Saturday, October 11, 2014

Why do baseball managers (coaches) wear the team uniforms?

I was wondering about this question, "Why do baseball managers (coaches) wear the team uniforms?  and so I decided to put it up on Twitter and my good friend @lucky_reubs found this great article on CNN which describes, perhaps, why baseball managers wear the team uniforms.

Give it all a read HERE.  You can read an excerpt below.


Why baseball managers wear uniforms

By Bob Greene, CNN Contributor
updated 2:33 AM EDT, Sun October 23, 2011
Wearing a suit, Philadelphia Athletics manager Connie Mack greets Walter Johnson, pitcher for the Washington Senators, in 1910.
Wearing a suit, Philadelphia Athletics manager Connie Mack greets Walter Johnson, pitcher for the Washington Senators, in 1910.

STORY HIGHLIGHTS
  • In other sports, coaches wear street clothes; in baseball, managers wear uniforms
  • Bob Greene traces the tradition to original role of baseball captains, who also played
  • He says a few managers have challenged the tradition and have worn street clothes
Editor's note: CNN Contributor Bob Greene is a best-selling author whose books include "Late Edition: A Love Story" and "Chevrolet Summers, Dairy Queen Nights." His forthcoming "The Road Home: Tales from the Back Nine of Life" is being previewed at twitter.com/the_road_home. Watch him on CNN Newsroom on Mondays during the 9 a.m. (ET) hour.
(CNN) -- What sports fan can ever forget it?
The stirring sight, in Green Bay, Wisconsin, of the Packers charging out of the tunnel at Lambeau Field alongside their legendary leader, Vince Lombardi, who is wearing a football jersey, shoulder pads and a helmet as he prepares to coach his squad to another victory.
Or the heroic vision of Coach Phil Jackson with the members of the Chicago Bulls, or the Los Angeles Lakers, gathered around him during a timeout as, wearing his usual game-day attire of shorts, gym shoes and a sleeveless basketball jersey with a number on the front, he maps out on a clipboard the next series of plays for his team to run.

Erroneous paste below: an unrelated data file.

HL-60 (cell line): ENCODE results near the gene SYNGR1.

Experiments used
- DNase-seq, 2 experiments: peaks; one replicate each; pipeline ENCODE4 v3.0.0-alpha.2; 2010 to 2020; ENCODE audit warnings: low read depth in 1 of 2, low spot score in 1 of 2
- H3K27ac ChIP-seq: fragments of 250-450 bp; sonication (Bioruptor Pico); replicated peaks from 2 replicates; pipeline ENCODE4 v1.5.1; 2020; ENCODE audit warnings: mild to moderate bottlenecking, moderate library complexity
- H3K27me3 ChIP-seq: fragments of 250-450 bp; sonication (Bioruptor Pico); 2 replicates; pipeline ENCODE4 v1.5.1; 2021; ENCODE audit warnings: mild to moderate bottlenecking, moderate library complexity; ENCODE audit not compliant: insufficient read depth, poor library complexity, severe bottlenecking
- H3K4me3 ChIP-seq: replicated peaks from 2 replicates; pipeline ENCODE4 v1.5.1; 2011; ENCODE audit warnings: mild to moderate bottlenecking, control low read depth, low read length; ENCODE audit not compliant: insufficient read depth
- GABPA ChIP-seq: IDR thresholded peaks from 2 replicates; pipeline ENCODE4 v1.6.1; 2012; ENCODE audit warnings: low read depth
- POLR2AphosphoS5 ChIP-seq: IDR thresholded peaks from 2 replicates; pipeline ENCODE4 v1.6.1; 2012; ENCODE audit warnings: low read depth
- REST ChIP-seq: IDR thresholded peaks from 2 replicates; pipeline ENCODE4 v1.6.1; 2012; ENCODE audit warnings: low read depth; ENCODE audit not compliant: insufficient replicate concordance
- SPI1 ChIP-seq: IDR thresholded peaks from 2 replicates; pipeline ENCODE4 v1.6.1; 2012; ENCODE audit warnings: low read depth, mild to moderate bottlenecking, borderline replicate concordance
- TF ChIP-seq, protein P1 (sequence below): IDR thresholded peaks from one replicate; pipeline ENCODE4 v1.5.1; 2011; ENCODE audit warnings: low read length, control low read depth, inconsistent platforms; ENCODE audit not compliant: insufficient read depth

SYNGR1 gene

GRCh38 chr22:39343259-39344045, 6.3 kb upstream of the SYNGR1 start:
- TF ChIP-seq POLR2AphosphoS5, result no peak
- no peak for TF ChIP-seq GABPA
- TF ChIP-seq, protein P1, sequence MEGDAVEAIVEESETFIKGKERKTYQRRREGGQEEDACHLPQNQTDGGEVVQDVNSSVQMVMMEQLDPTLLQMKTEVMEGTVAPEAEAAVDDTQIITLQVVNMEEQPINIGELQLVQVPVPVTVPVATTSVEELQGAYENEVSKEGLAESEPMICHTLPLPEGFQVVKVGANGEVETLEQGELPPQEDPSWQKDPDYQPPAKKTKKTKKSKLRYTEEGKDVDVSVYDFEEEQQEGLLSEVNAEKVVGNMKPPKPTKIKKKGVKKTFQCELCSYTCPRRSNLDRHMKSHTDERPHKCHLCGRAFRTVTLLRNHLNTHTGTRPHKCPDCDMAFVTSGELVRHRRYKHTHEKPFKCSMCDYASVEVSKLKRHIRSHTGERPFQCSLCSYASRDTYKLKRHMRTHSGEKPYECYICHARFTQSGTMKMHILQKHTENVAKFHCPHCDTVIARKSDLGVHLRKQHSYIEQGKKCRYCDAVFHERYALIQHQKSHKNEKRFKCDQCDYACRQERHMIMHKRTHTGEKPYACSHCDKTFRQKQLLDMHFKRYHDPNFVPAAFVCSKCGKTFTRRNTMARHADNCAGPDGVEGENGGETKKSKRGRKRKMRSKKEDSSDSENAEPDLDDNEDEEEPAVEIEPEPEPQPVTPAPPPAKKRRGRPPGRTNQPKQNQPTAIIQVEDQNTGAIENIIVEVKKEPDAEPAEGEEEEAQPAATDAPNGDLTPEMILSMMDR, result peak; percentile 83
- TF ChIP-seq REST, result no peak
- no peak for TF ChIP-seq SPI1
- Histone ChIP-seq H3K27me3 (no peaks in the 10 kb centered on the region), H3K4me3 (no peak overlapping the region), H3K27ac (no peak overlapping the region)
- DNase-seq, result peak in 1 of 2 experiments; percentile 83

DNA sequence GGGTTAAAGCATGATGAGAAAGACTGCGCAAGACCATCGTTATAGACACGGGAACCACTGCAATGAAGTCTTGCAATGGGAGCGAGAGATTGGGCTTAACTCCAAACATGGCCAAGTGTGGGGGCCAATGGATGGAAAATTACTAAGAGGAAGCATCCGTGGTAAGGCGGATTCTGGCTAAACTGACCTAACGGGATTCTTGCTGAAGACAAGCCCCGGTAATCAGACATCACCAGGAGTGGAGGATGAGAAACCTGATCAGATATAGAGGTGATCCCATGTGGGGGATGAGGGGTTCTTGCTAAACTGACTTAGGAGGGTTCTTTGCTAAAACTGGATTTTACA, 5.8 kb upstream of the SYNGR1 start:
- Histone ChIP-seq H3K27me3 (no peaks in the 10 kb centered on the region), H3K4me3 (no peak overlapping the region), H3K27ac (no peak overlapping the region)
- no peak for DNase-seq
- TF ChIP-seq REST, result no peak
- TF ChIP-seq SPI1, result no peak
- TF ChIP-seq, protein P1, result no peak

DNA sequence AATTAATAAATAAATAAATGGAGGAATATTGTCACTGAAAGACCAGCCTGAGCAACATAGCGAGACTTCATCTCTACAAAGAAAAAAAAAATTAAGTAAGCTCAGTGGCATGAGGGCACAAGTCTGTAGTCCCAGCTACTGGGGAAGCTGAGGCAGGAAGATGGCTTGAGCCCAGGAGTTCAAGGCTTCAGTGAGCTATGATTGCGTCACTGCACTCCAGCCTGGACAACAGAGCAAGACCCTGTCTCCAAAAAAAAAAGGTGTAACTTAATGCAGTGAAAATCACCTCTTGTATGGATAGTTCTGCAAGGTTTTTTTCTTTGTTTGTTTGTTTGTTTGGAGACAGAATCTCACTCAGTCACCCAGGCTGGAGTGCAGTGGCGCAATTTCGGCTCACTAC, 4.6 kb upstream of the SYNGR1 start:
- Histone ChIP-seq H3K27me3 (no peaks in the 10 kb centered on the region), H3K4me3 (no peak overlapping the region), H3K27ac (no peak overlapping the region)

What? You say you don't remember scenes like those? You never saw Coach Lombardi on the sidelines dressed like a football fullback, and you never saw Coach Jackson giving instructions to his players while dressed like a point guard?
That's because it didn't happen. National Basketball Association coaches dress in street clothes; so do National Football League coaches (albeit with team logos).
But -- as you have undoubtedly noticed anew if you've been watching the World Series -- baseball managers don't. They dress like their players, and it's been such an integral part of baseball for so long that fans seldom ask themselves why.
"It's a little like Alice in Wonderland, through the looking glass, where in baseball things are reversed from the way they are in other sports," said John Thorn, the official historian of Major League Baseball. "In trying to explain the reason for it, folklore comes in."
Thorn knows about the traditions of baseball, and the reasons for them, as well or better than anyone alive. He said that in the earliest years of the game in the 19th century, "The person who was called the manager of a team was the business manager -- he was the person who made sure that the receipts were paid and that the train schedules were met. He didn't make any decisions about what went on during a game.
"The person who did that was called the captain. He did what a manager does today, but he also played. So at first, the person we would today call a manager wore a uniform because he was a participant in the game."
The tradition -- sort of -- continued even when, in the 20th century, the people calling the shots in the dugouts became non-players. Some of them wore uniforms even though they were never going to get into a game. But others -- Connie Mack of the Philadelphia Athletics and Burt Shotton of the Brooklyn Dodgers may have been the best known -- decided that if they were no longer baseball players, they shouldn't dress like baseball players.
Their position on the matter was rejected. For more than half a century now, every baseball manager -- like Tony LaRussa of the St. Louis Cardinals and Ron Washington of the Texas Rangers in this year's World Series -- has worn a uniform.
Some people believe that baseball's rules mandate this, although the only rule touching on it -- Rule 1:11(a) (1) -- says: "All players on a team shall wear uniforms identical in color, trim and style, and all players uniforms shall include minimal six-inch numbers on their backs." Nothing about what a manager must wear.

Read the rest HERE

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